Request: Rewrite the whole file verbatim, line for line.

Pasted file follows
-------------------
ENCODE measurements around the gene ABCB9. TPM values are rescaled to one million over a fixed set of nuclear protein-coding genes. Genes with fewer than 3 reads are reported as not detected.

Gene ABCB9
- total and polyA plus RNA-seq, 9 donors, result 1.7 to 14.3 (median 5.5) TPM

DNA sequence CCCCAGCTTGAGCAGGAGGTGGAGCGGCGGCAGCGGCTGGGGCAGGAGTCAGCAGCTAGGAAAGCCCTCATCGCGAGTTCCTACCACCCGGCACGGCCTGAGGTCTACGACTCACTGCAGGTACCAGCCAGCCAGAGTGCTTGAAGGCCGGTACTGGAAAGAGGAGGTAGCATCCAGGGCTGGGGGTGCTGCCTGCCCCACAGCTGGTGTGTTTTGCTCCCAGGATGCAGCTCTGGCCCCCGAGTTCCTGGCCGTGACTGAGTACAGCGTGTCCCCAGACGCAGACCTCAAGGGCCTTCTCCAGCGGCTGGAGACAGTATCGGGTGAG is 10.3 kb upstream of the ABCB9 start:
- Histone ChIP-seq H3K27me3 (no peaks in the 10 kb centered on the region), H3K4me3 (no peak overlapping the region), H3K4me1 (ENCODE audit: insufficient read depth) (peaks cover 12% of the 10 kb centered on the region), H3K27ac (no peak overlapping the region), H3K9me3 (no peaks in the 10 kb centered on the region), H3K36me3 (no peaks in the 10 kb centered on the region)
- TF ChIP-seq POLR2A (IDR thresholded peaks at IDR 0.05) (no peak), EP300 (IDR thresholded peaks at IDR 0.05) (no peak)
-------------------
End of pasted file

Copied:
ENCODE measurements around the gene ABCB9. TPM values are rescaled to one million over a fixed set of nuclear protein-coding genes. Genes with fewer than 3 reads are reported as not detected.

Gene ABCB9
- total and polyA plus RNA-seq, 9 donors, result 1.7 to 14.3 (median 5.5) TPM

DNA sequence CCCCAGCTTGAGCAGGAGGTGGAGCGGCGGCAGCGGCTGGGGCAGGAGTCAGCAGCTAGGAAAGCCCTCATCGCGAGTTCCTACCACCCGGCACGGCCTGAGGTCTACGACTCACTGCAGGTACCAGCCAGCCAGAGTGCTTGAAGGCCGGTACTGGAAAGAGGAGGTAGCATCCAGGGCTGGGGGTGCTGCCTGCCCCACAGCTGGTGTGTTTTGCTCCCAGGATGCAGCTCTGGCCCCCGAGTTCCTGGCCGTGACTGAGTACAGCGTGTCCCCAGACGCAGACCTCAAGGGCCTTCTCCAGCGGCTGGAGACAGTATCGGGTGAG is 10.3 kb upstream of the ABCB9 start:
- Histone ChIP-seq H3K27me3 (no peaks in the 10 kb centered on the region), H3K4me3 (no peak overlapping the region), H3K4me1 (ENCODE audit: insufficient read depth) (peaks cover 12% of the 10 kb centered on the region), H3K27ac (no peak overlapping the region), H3K9me3 (no peaks in the 10 kb centered on the region), H3K36me3 (no peaks in the 10 kb centered on the region)
- TF ChIP-seq POLR2A (IDR thresholded peaks at IDR 0.05) (no peak), EP300 (IDR thresholded peaks at IDR 0.05) (no peak)